Tumefactive multiple sclerosis requiring emergent biopsy and histological investigation to confirm the diagnosis: a case report
© Yamada et al; licensee BioMed Central Ltd. 2012
Received: 4 November 2011
Accepted: 6 April 2012
Published: 6 April 2012
Tumefactive multiple sclerosis is a demyelinating disease that demonstrates tumor-like features on magnetic resonance imaging. Although diagnostic challenges without biopsy have been tried by employing radiological studies and cerebrospinal fluid examinations, histological investigation is still necessary for certain diagnosis in some complicated cases.
A 37-year-old Asian man complaining of mild left leg motor weakness visited our clinic. Magnetic resonance imaging demonstrated high-signal lesions in bilateral occipital forceps majors, the left caudate head, and the left semicentral ovale on fluid-attenuated inversion recovery and T2-weighted imaging, and these lesions were enhanced by gadolinium-dimeglumin. Tumefactive multiple sclerosis was suspected because the enhancement indistinctly extended along the corpus callosum on magnetic resonance imaging and scintigraphy showed a low malignancy of the lesions. But oligoclonal bands were not detected in cerebrospinal fluid. In a few days, his symptoms fulminantly deteriorated with mental confusion and left hemiparesis, and steroid pulse therapy was performed. In spite of the treatment, follow-up magnetic resonance imaging showed enlargement of the lesions. Therefore, emergent biopsy was performed and finally led to the diagnosis of demyelinating disease. The enhanced lesion on magnetic resonance imaging disappeared after one month of prednisolone treatment, but mild disorientation and left hemiparesis remained as sequelae.
Fulminant aggravation of the disease can cause irreversible neurological deficits. Thus, an early decision to perform a biopsy is necessary for exact diagnosis and appropriate treatment if radiological studies and cerebrospinal fluid examinations cannot rule out the possibility of brain tumors.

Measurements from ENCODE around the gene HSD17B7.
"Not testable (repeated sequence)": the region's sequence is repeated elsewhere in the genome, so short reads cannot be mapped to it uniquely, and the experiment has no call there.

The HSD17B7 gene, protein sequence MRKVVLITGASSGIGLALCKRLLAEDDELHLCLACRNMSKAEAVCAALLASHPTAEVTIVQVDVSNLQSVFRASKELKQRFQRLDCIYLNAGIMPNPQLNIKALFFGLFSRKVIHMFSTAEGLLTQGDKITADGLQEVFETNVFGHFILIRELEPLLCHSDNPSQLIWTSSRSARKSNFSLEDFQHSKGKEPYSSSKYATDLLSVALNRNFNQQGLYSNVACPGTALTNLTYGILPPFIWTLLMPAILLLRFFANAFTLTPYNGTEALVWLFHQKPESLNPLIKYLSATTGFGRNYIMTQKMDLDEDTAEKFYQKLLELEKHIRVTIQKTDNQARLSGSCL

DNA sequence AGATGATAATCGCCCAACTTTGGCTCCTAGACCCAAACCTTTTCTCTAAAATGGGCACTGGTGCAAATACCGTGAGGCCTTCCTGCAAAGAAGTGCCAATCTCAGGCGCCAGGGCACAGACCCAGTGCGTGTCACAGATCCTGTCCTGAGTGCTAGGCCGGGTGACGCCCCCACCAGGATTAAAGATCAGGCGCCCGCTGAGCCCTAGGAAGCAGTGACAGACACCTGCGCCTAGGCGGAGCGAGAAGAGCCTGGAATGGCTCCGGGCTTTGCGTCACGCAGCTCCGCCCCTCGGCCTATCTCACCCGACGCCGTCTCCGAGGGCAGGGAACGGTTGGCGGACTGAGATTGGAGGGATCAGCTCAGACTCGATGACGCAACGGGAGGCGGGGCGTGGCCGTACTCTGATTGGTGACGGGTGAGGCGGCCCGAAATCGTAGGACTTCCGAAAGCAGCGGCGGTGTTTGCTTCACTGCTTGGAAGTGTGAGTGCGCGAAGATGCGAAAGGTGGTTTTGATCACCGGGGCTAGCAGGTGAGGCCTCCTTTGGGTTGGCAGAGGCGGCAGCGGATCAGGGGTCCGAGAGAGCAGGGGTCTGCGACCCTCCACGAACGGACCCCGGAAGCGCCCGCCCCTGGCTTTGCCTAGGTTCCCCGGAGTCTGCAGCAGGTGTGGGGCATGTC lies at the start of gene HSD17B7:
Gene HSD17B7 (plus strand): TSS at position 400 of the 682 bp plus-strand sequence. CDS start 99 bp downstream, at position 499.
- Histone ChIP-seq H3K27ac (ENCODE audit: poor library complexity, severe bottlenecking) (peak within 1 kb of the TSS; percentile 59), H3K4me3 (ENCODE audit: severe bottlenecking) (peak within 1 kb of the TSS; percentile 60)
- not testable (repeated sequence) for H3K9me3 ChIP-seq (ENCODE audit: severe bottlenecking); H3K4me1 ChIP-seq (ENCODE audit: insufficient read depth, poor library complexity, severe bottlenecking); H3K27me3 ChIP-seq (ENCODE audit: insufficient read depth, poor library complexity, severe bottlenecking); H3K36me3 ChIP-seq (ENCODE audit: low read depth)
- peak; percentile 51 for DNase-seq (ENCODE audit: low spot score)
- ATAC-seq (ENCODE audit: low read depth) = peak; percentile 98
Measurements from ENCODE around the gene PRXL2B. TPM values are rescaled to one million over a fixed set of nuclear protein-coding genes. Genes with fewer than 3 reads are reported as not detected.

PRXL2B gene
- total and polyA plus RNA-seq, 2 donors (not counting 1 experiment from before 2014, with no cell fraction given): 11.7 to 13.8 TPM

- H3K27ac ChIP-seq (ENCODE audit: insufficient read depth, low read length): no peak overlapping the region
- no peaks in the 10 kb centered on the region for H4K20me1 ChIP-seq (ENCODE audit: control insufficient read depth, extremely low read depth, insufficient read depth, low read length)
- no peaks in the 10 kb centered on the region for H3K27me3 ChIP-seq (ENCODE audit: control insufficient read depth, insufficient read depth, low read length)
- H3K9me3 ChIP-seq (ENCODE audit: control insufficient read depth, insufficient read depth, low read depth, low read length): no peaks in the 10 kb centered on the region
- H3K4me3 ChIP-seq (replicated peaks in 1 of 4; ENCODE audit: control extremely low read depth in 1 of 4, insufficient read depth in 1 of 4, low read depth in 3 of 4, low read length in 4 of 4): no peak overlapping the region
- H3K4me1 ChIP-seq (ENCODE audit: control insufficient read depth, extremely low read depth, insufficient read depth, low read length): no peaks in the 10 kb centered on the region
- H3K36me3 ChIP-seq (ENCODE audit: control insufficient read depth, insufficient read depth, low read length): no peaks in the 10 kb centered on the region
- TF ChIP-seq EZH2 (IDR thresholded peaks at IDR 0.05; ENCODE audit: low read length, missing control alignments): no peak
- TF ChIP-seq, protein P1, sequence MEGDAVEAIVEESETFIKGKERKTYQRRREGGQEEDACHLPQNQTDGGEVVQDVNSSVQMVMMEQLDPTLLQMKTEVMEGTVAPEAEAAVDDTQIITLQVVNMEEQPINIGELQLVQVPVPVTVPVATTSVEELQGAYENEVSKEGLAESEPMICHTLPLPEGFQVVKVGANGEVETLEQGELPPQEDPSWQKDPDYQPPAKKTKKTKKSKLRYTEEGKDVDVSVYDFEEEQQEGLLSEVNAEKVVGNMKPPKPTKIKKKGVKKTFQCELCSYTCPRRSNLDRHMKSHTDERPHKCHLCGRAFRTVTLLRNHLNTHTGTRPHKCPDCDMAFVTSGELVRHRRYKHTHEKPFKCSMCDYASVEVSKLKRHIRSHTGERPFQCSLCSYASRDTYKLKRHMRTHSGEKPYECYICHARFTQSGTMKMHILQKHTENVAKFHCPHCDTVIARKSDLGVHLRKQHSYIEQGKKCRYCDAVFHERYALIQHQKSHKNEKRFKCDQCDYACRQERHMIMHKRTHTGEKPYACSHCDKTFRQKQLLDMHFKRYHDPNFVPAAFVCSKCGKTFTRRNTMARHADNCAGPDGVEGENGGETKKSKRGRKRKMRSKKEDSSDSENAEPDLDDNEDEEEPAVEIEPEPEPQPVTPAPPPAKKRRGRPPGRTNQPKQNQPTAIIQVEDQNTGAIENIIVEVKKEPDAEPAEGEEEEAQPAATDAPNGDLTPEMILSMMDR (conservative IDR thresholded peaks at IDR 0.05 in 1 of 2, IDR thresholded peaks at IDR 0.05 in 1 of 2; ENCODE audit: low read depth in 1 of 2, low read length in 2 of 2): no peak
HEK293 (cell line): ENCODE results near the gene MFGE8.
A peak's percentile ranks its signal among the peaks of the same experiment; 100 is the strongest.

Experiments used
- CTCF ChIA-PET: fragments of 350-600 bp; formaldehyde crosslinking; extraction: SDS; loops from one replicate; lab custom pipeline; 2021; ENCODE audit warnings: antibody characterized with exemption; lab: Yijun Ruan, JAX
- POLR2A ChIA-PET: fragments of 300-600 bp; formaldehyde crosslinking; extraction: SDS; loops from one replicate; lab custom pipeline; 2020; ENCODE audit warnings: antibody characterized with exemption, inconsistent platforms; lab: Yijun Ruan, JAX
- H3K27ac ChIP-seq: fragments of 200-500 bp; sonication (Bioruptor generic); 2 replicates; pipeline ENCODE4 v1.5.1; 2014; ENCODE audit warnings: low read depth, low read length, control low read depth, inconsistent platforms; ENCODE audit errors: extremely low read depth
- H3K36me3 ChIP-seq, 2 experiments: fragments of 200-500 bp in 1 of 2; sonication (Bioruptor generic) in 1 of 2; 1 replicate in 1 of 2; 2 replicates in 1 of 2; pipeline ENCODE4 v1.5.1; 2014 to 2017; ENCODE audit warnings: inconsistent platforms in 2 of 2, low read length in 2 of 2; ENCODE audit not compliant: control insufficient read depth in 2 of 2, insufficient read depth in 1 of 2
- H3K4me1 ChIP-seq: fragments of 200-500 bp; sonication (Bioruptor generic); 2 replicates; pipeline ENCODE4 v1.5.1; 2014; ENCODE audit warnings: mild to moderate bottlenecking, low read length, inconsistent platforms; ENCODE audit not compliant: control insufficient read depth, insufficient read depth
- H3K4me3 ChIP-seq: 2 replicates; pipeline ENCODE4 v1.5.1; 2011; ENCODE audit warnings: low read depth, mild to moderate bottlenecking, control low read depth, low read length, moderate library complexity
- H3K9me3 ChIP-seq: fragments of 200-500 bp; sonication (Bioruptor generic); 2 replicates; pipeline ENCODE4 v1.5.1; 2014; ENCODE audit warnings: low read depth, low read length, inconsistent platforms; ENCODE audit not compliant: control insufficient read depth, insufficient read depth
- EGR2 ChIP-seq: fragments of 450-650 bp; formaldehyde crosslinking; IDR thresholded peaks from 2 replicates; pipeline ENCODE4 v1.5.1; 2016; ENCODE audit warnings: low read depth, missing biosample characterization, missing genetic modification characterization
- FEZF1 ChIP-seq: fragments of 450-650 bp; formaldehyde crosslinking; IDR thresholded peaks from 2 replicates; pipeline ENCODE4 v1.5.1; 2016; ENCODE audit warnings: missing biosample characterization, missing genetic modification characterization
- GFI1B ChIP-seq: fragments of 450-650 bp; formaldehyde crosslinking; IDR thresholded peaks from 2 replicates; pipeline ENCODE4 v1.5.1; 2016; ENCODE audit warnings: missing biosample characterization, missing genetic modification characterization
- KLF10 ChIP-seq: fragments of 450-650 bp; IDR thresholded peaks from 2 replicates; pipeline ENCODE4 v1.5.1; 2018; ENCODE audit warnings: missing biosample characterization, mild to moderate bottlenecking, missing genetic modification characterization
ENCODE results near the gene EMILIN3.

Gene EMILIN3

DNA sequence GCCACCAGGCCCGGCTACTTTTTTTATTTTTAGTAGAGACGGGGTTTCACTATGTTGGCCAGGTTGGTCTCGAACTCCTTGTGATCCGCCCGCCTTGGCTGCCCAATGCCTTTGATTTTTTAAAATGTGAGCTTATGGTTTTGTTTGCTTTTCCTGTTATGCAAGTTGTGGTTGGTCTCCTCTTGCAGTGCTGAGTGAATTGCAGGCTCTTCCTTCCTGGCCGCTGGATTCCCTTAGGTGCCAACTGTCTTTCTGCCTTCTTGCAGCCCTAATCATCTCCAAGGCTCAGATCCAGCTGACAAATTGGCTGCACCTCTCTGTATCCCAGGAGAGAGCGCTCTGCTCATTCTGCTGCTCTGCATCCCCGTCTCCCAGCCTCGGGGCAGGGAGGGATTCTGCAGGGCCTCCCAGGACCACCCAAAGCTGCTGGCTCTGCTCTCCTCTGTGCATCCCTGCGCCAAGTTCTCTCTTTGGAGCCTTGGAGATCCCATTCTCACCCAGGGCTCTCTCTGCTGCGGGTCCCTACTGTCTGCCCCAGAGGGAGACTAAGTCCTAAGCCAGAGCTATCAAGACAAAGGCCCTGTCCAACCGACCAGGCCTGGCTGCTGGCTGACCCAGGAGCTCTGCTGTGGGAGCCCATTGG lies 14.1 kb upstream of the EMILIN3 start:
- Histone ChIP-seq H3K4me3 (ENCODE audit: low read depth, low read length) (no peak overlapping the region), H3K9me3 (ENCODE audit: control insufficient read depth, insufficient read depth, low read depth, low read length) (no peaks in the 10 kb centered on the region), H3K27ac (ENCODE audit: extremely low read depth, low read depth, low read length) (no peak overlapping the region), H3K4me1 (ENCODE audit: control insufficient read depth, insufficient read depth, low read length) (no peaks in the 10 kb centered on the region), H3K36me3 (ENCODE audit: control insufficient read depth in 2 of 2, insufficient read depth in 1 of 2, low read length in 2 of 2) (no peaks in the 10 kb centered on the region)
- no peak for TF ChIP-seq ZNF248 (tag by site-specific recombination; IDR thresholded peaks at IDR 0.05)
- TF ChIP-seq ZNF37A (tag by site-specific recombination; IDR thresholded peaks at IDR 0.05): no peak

Tumefactive multiple sclerosis (tMS) is a demyelinating disease. Because of its tumor-like features on magnetic resonance imaging (MRI) [1, 2], histological investigation had played an important role for definite diagnosis of tMS [3, 4]. Recently, without biopsy, some tMS cases were diagnosed by magnetic resonance spectroscopy (MRS), positron emission tomography (PET), cerebrospinal fluid (CSF) examination, and response to steroid treatment [5–9]. However, the diagnosis of tMS without histological confirmation is no more than speculation in some complicated cases. We report the case of a patient who had tMS and who required emergent biopsy for exact diagnosis because of rapid enlargement of lesions on MRI after steroid pulse therapy.
The term 'tumefactive MS' is used when the clinical presentation and MRI findings are indistinguishable from those of a brain tumor . Recently, some successful challenges to diagnose tMS by using MRS and PET, without biopsy, have been reported [5–7], and careful follow-up by serial MRI with or without steroid treatment is usually sufficient to establish the diagnosis. In general, tMS lesions respond well to steroids and no radiological evidence of new lesions is identified after the treatment in most patients . Although the clinical course of tMS is various with acute onset, the prognosis of tMS usually does not depend on the clinical presentation . However, in some atypical cases, the radiological diagnosis is no more than speculative if histological diagnosis is not obtained. Butteriss and colleagues  reported an interesting case of oligodendroglioma in MS that was diagnosed by surgical removal of the lesion but that had been considered to be tMS on pre-operative MRI. In our case, fulminant deterioration of the clinical symptoms and rapid enlargement of the lesions on MRI in spite of steroid pulse therapy confounded the diagnosis of tMS. When monoclonal bands are not detected in CSF and radiological examinations cannot completely rule out a malignant brain tumor, an early decision to perform a biopsy is required. Once fulminant deterioration of clinical signs and symptoms occurs in a patient with tMS, the neurological deficits can be irreversible.
To diagnose tMS without histological investigation is an initial approach to the disease. However, early biopsy should not be delayed if radiological examination failed to confirm the diagnosis.
Written informed consent was obtained from the patient for publication of this manuscript and accompanying images. A copy of the written consent is available for review by the Editor-in-Chief of this journal.
cluster of differentiation
Medical Research Council
magnetic resonance spectroscopy
magnetic resonance imaging
positron emission tomography
tumefactive multiple sclerosis.
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